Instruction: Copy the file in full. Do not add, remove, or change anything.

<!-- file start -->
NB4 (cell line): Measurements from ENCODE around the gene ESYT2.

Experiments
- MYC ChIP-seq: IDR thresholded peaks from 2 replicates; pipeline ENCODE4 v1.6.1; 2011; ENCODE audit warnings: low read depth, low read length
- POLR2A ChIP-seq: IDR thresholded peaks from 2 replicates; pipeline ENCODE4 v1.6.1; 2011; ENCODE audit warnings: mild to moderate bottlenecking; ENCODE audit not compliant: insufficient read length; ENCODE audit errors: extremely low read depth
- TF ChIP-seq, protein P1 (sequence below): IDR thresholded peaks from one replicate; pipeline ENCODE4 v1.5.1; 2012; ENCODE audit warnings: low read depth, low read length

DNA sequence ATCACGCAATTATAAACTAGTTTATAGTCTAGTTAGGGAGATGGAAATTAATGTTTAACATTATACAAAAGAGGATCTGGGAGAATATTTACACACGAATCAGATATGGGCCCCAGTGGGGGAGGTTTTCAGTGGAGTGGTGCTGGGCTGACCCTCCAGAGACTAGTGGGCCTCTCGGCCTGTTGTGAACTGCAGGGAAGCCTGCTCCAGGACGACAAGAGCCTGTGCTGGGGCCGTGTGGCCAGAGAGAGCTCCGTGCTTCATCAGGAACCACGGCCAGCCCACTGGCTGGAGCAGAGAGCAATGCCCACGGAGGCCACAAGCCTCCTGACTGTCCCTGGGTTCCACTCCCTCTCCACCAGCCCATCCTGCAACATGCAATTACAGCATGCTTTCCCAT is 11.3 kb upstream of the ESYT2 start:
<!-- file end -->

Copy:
NB4 (cell line): Measurements from ENCODE around the gene ESYT2.

Experiments
- MYC ChIP-seq: IDR thresholded peaks from 2 replicates; pipeline ENCODE4 v1.6.1; 2011; ENCODE audit warnings: low read depth, low read length
- POLR2A ChIP-seq: IDR thresholded peaks from 2 replicates; pipeline ENCODE4 v1.6.1; 2011; ENCODE audit warnings: mild to moderate bottlenecking; ENCODE audit not compliant: insufficient read length; ENCODE audit errors: extremely low read depth
- TF ChIP-seq, protein P1 (sequence below): IDR thresholded peaks from one replicate; pipeline ENCODE4 v1.5.1; 2012; ENCODE audit warnings: low read depth, low read length

DNA sequence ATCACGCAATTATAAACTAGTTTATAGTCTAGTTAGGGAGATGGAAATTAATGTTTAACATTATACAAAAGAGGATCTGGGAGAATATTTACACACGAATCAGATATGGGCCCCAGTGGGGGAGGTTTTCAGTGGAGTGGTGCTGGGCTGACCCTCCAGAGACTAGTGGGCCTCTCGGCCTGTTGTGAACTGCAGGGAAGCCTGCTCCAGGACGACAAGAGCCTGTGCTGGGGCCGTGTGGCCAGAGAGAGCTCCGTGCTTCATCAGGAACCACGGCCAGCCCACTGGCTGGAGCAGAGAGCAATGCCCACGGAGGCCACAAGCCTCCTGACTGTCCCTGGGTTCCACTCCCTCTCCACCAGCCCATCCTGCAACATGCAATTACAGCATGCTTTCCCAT is 11.3 kb upstream of the ESYT2 start: